Man, the Stars and His Body (re-edited)

"When we gaze, it’s not outward but inward do we peer: into the flesh - so say even the optometrists."

Wherever Man endeavors to make his home in the stars, he must, lest he first become a Machine or other such silliness, bring his Earth with him, not only its environmental conditions but its very aesthetic: every sight, sound, feel, smell. 

For it is impossible for man in his current emotional and psychological condition to live without his mountains and plains, his unforgiving seas and memoryless deserts. Even his concrete abodes he cannot do without, nor his telephone poles and railway lines, his roads, factories, airports, urban centers of commerce and so on.

From a certain lofty view, the topography of the earth not only mirrors the terrain of man’s soul but is the vastness of his immaterial body: its valleys his veins, its heights his hopes, its skies the manifestation of his eternal longing. When we gaze, it’s not outward but inward do we peer, into our flesh (so say even the optometrists).

To truly endure life on other planets, man, as presently conceived, must either find habitations whose specifications resemble exactly that of the earth or he must recreate them, precisely, ignoring not a single tree or shoreline curve. Such are artistic considerations, after all. For man is as much the art of the cosmos as its Great and Lonely Artist. Wherever he ventures in body so goes every glorious heaven and wretched hell he intends to forsake. Even man’s unrealized need for the moon will eventually compel him to return from his celestial travels so that he may, after mapping its lunar design, build a suitable replica to likewise hang upon whatever nightly wall of distant sky he claims. For man to do otherwise would be to abandon his first and only station.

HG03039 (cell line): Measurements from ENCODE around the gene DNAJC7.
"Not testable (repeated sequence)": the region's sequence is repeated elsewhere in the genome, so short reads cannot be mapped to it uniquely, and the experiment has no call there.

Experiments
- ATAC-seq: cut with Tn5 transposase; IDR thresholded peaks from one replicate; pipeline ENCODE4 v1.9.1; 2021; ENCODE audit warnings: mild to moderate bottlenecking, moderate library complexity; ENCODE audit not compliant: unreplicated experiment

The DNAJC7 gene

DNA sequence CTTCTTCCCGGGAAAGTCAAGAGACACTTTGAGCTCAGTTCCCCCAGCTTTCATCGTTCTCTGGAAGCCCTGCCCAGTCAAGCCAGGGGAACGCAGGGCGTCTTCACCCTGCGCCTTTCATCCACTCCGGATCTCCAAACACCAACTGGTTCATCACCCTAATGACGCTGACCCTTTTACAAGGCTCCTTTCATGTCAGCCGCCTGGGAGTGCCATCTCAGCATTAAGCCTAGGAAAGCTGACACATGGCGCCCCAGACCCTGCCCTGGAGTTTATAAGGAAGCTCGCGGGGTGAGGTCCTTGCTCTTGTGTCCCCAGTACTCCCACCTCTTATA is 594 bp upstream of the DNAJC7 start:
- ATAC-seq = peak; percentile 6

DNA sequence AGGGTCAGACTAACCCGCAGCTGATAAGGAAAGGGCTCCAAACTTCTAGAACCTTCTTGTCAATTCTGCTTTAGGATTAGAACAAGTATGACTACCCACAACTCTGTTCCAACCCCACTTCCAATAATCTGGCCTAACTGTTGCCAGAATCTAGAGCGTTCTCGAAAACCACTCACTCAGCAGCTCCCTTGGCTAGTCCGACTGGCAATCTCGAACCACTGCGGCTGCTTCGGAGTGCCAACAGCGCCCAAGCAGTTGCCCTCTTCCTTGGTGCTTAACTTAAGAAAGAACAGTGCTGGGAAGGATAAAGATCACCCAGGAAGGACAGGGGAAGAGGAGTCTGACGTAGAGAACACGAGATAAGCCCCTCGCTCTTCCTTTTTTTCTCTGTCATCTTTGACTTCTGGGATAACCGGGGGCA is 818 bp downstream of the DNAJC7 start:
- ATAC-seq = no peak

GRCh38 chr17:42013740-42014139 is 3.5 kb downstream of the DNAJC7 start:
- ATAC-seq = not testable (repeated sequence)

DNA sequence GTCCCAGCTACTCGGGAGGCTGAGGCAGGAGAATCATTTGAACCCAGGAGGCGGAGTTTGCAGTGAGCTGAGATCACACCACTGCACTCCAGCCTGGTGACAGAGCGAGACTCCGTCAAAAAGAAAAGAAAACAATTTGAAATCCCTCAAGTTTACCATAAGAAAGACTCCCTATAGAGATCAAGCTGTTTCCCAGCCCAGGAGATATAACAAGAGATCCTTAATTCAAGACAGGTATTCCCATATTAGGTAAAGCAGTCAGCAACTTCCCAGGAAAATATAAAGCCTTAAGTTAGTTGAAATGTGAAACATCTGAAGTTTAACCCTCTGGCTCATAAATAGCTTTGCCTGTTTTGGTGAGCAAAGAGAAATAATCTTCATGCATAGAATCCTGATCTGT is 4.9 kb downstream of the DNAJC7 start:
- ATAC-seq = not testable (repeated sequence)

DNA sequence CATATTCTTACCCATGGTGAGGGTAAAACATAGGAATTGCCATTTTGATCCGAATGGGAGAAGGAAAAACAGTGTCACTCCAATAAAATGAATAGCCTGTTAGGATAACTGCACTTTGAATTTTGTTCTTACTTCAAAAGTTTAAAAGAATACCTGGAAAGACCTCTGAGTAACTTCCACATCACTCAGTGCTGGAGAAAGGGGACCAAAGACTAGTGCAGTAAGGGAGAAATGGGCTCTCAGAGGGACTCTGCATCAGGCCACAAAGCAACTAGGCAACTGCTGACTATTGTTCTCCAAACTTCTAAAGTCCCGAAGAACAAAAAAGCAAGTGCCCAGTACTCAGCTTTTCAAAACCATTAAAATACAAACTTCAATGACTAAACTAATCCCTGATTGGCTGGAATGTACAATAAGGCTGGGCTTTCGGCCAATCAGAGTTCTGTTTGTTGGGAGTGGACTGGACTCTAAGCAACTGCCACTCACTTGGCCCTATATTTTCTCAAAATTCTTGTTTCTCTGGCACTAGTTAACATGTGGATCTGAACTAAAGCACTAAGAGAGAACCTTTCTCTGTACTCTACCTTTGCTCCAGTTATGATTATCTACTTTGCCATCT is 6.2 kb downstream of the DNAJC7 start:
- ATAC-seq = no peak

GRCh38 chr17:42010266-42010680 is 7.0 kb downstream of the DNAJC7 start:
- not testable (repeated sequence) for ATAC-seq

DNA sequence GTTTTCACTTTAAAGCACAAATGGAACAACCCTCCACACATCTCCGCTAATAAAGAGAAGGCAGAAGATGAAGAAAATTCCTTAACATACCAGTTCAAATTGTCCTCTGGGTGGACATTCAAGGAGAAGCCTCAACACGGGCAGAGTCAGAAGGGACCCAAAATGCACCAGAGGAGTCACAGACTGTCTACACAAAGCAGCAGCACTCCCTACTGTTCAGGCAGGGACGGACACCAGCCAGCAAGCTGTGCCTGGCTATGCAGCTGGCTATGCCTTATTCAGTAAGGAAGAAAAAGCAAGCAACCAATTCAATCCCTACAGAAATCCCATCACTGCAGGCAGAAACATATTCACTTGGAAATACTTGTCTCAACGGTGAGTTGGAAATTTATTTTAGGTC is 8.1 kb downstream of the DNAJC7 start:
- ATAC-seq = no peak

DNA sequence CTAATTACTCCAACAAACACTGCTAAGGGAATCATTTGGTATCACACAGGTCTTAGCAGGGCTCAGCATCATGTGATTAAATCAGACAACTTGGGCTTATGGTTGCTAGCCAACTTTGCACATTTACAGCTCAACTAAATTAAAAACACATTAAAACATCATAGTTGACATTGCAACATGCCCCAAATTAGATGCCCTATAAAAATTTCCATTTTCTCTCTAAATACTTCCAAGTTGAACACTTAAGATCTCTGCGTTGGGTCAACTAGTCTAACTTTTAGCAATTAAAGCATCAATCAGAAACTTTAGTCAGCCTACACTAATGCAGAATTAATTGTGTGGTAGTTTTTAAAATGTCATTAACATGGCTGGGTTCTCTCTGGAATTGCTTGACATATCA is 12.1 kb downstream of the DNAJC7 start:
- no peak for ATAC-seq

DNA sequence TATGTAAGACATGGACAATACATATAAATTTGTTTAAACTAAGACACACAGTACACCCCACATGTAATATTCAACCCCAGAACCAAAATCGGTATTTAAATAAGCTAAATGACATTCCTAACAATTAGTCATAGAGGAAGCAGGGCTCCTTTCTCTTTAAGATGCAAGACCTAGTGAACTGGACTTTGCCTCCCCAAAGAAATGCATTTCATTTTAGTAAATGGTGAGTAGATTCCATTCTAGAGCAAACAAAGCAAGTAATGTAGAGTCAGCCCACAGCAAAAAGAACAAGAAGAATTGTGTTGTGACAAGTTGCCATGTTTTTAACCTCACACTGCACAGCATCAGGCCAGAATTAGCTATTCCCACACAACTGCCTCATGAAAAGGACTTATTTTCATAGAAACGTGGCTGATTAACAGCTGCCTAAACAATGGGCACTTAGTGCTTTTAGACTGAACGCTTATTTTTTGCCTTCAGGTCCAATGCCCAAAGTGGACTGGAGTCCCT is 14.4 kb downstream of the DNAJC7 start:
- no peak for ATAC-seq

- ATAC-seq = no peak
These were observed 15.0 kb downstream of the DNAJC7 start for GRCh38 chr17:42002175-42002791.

Following this line of thinking, to occupy another earth in any sort of permanent way would be to occupy a foreign human body, replete with alien emotions and unknown aspirations, non-native drives, instincts, natural laws, and the rest. To do this, the flesh, which is to say man’s “earth”, must in every way be devalued through its methodical alteration: first conceptually and then in actual fact. Said another way, to justify the future abandonment of the earth, her “moral ideal” must be rendered repulsive and intolerable. She must be made broken and irredeemably evil to our eyes, such that we’re left with no other “moral” choice but to permanently turn our backs on her while still maintaining an unblemished conscience.